Saturday, June 22, 2024
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Green candidate for Reading West and Mid Berkshire

Our Democracy Reporter, Niki Hinman, has invited all the candidates in the Newbury and Reading West & Mid Berkshire to answer her questions. We will be publishing the candidates responses as they are received.

Carolyne Culver,  51, is a West Berkshire councillor for Ridgeway ward, and is fighting the neighbouring seat of Reading West and Mid Berkshire to her partner, also a Green candidate for Newbury.

She is a freelance consultant for a community interest company, delivering nature-based solutions to climate change and also an exam invigilator at St Bart’s school in Newbury.

She spoke to our local democracy reporter Niki Hinman.

1:  What made you run for office?

I believe in social and environmental justice. For three decades I have campaigned for equality, justice and peace, and to tackle climate change and protect and enhance biodiversity. I have been a councillor twice – in my home town of Aldershot, and for the past five years in Ridgeway ward in West Berkshire where I have lived for 17 years. I would like to participate in the Westminster decision making process, to create laws that make people’s lives better and protect the natural world.

2: Do you have family/partner and what do they think of you running for Parliament?

My partner Steve Masters is Parliamentary candidate for Newbury. We support one another, bounce ideas off each other, and have a laugh too. Maybe we’ll have a contest to see who can get more votes!

3: When did your interest in politics take hold?

I got involved in politics in the early 1990s when I was at sixth form college. I was opposed to the poll tax and Section 28. When I went to university I got involved in a lot of campaigns including protecting the maintenance grant and opposing tuition fees, and following my history degree I was elected as a full time sabbatical officer at the students’ union.

4: Why do you think people will vote for you/your party?

People will vote for us for the following reasons: They are concerned about social and environmental justice, about inequality, lack of affordable housing, the cost-of-living crisis, climate change, and biodiversity loss. People who know our reputation as hard-working councillors will vote for us. During the cost-of-living crisis we helped set up community cafés, and we still support them now. We were out on the streets helping people during the flooding and sewage contamination crisis. We’re visible in the community, responsive, not afraid to get our hands dirty, and dedicated to holding the council to account on behalf of residents.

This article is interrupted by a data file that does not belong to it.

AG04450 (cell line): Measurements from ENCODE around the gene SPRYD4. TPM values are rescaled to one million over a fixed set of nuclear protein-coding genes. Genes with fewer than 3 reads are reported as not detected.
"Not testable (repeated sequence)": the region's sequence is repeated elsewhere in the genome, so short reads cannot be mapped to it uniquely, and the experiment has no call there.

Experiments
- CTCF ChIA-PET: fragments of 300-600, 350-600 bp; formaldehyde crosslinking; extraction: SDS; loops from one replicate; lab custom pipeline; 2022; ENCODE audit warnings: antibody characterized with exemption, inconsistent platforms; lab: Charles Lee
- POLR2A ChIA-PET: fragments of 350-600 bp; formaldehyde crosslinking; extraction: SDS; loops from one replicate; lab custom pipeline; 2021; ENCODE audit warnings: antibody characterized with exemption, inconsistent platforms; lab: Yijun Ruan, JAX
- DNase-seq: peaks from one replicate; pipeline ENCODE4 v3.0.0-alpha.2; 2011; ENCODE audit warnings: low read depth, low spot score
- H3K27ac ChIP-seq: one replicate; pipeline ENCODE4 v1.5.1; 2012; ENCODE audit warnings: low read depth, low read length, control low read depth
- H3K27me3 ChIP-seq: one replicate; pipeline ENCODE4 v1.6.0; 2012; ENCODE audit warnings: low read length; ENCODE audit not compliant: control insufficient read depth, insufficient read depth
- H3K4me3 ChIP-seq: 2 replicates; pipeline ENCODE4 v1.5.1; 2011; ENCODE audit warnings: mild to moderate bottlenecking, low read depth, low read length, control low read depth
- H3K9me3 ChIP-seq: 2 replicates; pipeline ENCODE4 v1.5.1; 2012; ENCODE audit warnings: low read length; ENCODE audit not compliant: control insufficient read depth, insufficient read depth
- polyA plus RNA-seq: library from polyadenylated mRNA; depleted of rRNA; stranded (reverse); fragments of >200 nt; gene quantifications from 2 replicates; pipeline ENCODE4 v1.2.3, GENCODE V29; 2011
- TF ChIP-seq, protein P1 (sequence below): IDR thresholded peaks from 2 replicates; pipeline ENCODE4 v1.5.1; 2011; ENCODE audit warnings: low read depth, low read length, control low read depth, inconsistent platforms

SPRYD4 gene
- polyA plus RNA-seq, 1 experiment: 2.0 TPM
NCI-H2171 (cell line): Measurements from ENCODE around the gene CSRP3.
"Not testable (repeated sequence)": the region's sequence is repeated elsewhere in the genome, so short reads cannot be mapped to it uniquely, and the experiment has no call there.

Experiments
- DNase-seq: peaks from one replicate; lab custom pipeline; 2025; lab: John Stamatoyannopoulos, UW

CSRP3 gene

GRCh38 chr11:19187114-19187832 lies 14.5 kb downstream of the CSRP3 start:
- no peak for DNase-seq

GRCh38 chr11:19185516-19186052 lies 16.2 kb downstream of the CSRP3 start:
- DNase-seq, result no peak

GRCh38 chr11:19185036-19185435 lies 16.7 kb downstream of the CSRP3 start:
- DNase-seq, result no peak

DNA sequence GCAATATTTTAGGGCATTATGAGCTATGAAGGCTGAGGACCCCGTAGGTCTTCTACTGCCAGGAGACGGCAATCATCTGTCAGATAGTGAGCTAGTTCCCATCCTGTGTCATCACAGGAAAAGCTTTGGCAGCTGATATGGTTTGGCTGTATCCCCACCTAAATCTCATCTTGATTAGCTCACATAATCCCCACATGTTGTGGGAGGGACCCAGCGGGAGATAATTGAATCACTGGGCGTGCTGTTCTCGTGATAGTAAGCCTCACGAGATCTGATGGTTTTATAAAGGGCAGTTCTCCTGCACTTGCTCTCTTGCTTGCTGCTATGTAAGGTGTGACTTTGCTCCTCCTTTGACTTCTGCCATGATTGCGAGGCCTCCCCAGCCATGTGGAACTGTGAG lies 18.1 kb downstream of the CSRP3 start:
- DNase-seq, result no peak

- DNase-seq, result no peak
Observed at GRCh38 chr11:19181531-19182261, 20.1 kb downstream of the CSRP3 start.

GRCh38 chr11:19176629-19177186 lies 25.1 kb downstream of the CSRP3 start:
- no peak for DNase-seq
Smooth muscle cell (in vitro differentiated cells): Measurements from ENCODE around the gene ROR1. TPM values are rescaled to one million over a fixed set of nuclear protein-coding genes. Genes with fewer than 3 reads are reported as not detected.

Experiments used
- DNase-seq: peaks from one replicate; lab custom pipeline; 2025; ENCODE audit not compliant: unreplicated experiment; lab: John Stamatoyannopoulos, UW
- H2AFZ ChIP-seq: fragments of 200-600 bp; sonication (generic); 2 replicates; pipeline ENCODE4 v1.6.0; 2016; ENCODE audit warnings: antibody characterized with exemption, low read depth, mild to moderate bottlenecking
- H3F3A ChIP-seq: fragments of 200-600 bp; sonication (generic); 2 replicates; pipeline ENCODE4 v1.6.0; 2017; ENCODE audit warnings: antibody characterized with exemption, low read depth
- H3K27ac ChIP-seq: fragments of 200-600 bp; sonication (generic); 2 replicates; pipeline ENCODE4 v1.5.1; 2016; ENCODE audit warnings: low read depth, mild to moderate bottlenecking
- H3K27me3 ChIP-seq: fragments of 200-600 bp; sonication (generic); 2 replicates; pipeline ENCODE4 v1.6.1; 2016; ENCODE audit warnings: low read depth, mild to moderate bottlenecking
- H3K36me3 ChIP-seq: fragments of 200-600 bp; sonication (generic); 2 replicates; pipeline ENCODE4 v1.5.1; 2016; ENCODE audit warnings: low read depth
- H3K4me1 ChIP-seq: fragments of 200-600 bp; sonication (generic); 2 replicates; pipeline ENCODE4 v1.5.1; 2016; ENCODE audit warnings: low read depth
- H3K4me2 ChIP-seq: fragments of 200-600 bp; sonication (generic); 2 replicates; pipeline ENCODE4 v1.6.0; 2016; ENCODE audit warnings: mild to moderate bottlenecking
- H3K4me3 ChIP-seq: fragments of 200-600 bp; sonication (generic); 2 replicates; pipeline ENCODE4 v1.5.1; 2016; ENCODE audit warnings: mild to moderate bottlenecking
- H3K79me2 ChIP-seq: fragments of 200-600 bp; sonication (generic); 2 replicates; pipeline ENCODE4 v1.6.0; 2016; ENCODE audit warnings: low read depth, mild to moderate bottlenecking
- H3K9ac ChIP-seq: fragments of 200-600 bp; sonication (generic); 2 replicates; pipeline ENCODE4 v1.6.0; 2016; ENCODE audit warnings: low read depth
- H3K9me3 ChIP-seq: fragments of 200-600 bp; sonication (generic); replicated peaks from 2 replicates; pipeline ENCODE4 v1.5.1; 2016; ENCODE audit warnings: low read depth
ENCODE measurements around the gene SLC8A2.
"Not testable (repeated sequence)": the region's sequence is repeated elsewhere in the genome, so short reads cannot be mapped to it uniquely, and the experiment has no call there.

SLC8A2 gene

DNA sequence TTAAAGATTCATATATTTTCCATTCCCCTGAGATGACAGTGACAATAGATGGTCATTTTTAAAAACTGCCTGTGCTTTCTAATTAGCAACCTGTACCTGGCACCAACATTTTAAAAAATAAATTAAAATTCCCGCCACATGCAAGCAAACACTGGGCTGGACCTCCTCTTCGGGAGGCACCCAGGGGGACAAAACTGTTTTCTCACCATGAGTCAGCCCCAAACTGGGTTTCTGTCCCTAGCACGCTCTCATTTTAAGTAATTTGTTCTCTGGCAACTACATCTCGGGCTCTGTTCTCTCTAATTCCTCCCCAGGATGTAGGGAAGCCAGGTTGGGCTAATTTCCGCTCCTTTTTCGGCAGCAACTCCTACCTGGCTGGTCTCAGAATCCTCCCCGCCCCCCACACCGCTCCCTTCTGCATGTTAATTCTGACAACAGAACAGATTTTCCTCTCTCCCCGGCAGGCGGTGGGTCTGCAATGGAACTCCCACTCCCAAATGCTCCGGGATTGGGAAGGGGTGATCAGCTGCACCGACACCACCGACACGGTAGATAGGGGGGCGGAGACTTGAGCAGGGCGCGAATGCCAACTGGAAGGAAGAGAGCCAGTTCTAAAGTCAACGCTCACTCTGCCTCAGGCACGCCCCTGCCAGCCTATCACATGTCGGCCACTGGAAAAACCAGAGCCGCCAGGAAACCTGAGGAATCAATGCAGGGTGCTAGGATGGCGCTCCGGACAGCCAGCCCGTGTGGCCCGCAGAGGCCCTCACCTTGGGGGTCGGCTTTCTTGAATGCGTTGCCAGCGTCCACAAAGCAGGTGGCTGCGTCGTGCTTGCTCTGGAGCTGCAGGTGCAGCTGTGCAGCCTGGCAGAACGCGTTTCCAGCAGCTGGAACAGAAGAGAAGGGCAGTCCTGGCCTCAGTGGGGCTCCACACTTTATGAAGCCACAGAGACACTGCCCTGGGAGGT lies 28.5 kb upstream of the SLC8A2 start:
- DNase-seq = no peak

5: Beating the campaign trail means you are speaking to people on the doorstep. What are they saying to you?

Lifelong Conservative voters have been phoning and emailing to say they are going to vote for me. When I was first elected to West Berkshire I flipped a 66 per cent Conservative majority and turned it into a 62 per cent Green majority. In 2023 I was re-elected with 69 per cent of the vote. Since then, disillusionment with the Conservative government has deepened, so I suspect I will pick up even more votes from Conservatives.

Voters disillusioned with Keir Starmer and his endless policy U-turns are supporting me. They don’t trust him. He’s abandoned all the things he said to get elected as Labour leader, so why should voters trust him? This week someone told me they are ‘scared’ of Keir Starmer because he seems incapable of tolerating alternative opinions within the Labour Party. Whatever one thinks of the Conservatives’ record in government, they are a broad church and tolerate difference of opinion.

This is not 1997. I was not a fan of Tony Blair, but at least he had a vision and there was a sense of hope. Starmer is an empty vessel.

6: You are representing a minority party – what does a vote for you mean?

Five years ago we didn’t have any local councillors in West Berkshire, and now we do. We are going from strength to strength. It’s a long hard journey. We win people over conversation by conversation. If we had proportional representation we would have around 15 per cent of the vote across the country, according to the lastest polls. That would give us 90 MPs in the House of Commons and we would have a big influence on decision making.